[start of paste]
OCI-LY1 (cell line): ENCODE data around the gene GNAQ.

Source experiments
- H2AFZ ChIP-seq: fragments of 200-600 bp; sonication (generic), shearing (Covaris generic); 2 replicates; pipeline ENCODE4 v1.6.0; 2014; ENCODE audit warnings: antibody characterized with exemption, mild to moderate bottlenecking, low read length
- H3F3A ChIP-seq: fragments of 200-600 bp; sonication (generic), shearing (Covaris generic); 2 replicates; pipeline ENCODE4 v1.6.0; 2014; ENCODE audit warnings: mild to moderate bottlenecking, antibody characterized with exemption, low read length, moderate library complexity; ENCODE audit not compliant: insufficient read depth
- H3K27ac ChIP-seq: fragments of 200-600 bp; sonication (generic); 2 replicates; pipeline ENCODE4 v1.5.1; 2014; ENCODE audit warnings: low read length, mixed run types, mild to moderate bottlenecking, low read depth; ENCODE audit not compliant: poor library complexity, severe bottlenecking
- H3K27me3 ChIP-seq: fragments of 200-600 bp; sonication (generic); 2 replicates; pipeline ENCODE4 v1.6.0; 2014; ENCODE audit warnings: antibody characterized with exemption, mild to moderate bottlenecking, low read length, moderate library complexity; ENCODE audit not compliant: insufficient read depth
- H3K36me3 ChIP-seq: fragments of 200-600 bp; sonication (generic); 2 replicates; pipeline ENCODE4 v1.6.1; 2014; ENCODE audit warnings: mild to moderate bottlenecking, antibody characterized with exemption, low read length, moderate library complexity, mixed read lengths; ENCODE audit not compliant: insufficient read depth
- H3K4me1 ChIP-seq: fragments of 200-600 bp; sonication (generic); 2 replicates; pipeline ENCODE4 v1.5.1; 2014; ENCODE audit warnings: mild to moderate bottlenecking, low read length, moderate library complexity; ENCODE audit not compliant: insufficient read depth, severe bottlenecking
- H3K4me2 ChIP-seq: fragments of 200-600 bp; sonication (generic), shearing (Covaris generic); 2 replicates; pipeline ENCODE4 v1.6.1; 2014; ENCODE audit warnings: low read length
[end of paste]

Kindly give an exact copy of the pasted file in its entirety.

OCI-LY1 (cell line): ENCODE data around the gene GNAQ.

Source experiments
- H2AFZ ChIP-seq: fragments of 200-600 bp; sonication (generic), shearing (Covaris generic); 2 replicates; pipeline ENCODE4 v1.6.0; 2014; ENCODE audit warnings: antibody characterized with exemption, mild to moderate bottlenecking, low read length
- H3F3A ChIP-seq: fragments of 200-600 bp; sonication (generic), shearing (Covaris generic); 2 replicates; pipeline ENCODE4 v1.6.0; 2014; ENCODE audit warnings: mild to moderate bottlenecking, antibody characterized with exemption, low read length, moderate library complexity; ENCODE audit not compliant: insufficient read depth
- H3K27ac ChIP-seq: fragments of 200-600 bp; sonication (generic); 2 replicates; pipeline ENCODE4 v1.5.1; 2014; ENCODE audit warnings: low read length, mixed run types, mild to moderate bottlenecking, low read depth; ENCODE audit not compliant: poor library complexity, severe bottlenecking
- H3K27me3 ChIP-seq: fragments of 200-600 bp; sonication (generic); 2 replicates; pipeline ENCODE4 v1.6.0; 2014; ENCODE audit warnings: antibody characterized with exemption, mild to moderate bottlenecking, low read length, moderate library complexity; ENCODE audit not compliant: insufficient read depth
- H3K36me3 ChIP-seq: fragments of 200-600 bp; sonication (generic); 2 replicates; pipeline ENCODE4 v1.6.1; 2014; ENCODE audit warnings: mild to moderate bottlenecking, antibody characterized with exemption, low read length, moderate library complexity, mixed read lengths; ENCODE audit not compliant: insufficient read depth
- H3K4me1 ChIP-seq: fragments of 200-600 bp; sonication (generic); 2 replicates; pipeline ENCODE4 v1.5.1; 2014; ENCODE audit warnings: mild to moderate bottlenecking, low read length, moderate library complexity; ENCODE audit not compliant: insufficient read depth, severe bottlenecking
- H3K4me2 ChIP-seq: fragments of 200-600 bp; sonication (generic), shearing (Covaris generic); 2 replicates; pipeline ENCODE4 v1.6.1; 2014; ENCODE audit warnings: low read length